Content: He began life in his own words as “a Jew of the Jews.” Paul of Tarsus was a member of the Pharisees, a school of Judaism known for its zeal for orthodoxy. His early encounters with the emerging Jewish sect that would eventually separate into Christianity revealed his zealotry by going after the growing number of adherents of Jesus who were claiming that the crucified and very dead Nazarene had come back from the dead. Commissioned to attack the followers of Jesus in the city of Damascus, he wrote later that on the way he was felled by a bright light and what he described as the transforming voice of Jesus himself. This son of Judaism switched loyalties and was soon proselytizing alongside, though barely tolerated by, the understandably suspicious original disciples, those who had actually known Jesus. And in this came one of history’s turning points.

Sir Francis Drake III

Lead: His voyage around the world behind him, Sir Francis Drake, Queen Elizabeth's Golden Admiral, intensified his campaign to make miserable the life of the King of Spain.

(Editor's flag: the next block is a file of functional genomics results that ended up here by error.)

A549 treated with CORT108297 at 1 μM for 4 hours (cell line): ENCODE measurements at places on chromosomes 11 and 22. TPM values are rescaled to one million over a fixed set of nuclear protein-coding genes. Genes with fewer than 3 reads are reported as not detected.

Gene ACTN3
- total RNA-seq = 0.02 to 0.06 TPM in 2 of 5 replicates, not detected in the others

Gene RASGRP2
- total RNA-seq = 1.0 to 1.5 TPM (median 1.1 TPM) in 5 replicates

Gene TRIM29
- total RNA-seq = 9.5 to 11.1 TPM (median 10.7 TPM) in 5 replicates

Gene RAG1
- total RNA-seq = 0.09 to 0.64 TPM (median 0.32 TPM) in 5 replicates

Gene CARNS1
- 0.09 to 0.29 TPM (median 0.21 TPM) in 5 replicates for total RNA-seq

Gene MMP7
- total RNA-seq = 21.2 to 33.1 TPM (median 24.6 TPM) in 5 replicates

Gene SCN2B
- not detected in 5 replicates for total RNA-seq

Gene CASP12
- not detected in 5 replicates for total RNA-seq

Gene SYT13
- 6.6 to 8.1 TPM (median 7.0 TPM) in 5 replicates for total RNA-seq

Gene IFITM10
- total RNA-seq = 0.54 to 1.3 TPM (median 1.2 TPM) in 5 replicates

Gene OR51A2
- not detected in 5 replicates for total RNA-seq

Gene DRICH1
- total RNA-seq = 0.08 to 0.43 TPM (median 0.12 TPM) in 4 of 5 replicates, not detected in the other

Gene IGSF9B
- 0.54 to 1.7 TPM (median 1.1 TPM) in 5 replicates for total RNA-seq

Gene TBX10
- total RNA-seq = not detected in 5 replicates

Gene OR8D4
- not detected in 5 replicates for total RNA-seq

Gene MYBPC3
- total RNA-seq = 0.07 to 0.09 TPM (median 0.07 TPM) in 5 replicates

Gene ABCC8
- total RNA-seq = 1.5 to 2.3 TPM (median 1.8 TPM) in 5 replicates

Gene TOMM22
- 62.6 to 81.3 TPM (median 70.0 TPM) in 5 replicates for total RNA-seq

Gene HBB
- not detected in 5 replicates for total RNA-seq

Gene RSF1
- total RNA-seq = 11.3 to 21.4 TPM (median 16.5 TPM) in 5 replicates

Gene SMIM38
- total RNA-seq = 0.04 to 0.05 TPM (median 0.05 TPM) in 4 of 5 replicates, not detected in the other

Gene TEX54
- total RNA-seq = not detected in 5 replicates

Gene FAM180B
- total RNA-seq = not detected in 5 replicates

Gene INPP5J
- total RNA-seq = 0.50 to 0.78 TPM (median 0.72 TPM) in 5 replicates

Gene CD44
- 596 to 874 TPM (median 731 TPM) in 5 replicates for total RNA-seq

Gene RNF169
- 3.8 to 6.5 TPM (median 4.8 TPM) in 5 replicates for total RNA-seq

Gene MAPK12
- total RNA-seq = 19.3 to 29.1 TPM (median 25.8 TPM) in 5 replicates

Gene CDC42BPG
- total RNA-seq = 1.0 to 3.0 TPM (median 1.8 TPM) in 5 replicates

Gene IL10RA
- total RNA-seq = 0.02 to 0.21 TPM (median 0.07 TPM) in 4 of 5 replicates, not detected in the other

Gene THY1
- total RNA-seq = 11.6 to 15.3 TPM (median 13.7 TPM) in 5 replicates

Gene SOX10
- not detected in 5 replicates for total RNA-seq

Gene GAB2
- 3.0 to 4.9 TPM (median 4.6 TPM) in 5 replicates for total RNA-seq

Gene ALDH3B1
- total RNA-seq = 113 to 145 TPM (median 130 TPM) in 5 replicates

Intro.: A Moment in Time with Dan Roberts.

Content: Returning from the East in 1581, Drake made Plymouth his home and was elected mayor of the town. He served with distinction, revamping the municipal water system with such care that his improvements lasted for decades. Ever restless, he returned to the sea which was both the love of his life and source of his fortune. In 1585 Elizabeth sent Drake back to the Caribbean where, over a period of months, he renewed his reputation as the scourge of Spain. His occasionally brutal capture and sacking of Cartagena in Columbia, St. Augustine in Florida, and Santo Domingo, combined with attacks on the Cape Verde Islands, were not as successful or lucrative as previous forays, but caused enormous financial distress to the Spanish and confirmed their hatred for el draque or the dragon, as he was coming to be known. This campaign and other conflicts with England so incensed Spanish King Philip II that he made the fateful decision to assemble a huge naval Armada to invade the island kingdom.